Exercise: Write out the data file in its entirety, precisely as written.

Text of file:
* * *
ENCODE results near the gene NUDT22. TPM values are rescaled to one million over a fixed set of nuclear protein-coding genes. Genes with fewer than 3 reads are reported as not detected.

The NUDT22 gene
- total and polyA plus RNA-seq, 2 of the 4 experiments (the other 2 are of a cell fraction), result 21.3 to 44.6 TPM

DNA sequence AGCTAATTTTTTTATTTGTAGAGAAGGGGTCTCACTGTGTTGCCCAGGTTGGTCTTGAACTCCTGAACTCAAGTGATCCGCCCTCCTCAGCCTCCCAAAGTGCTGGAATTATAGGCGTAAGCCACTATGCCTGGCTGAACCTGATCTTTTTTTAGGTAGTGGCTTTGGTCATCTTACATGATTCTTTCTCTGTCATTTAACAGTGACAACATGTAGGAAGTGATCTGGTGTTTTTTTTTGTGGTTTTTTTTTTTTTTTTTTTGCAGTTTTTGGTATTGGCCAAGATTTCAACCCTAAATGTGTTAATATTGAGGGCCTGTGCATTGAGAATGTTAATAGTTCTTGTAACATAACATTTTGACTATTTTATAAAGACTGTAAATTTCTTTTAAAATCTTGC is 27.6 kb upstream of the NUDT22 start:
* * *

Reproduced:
ENCODE results near the gene NUDT22. TPM values are rescaled to one million over a fixed set of nuclear protein-coding genes. Genes with fewer than 3 reads are reported as not detected.

The NUDT22 gene
- total and polyA plus RNA-seq, 2 of the 4 experiments (the other 2 are of a cell fraction), result 21.3 to 44.6 TPM

DNA sequence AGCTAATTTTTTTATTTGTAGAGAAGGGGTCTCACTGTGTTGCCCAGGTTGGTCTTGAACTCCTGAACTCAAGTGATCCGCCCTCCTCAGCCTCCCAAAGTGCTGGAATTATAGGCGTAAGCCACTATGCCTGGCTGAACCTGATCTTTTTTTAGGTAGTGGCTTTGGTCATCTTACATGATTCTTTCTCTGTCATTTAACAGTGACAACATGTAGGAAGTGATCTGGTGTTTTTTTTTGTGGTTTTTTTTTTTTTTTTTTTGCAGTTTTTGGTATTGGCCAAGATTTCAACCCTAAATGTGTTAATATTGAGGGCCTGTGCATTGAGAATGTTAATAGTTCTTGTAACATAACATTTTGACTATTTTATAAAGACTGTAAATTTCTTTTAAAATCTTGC is 27.6 kb upstream of the NUDT22 start: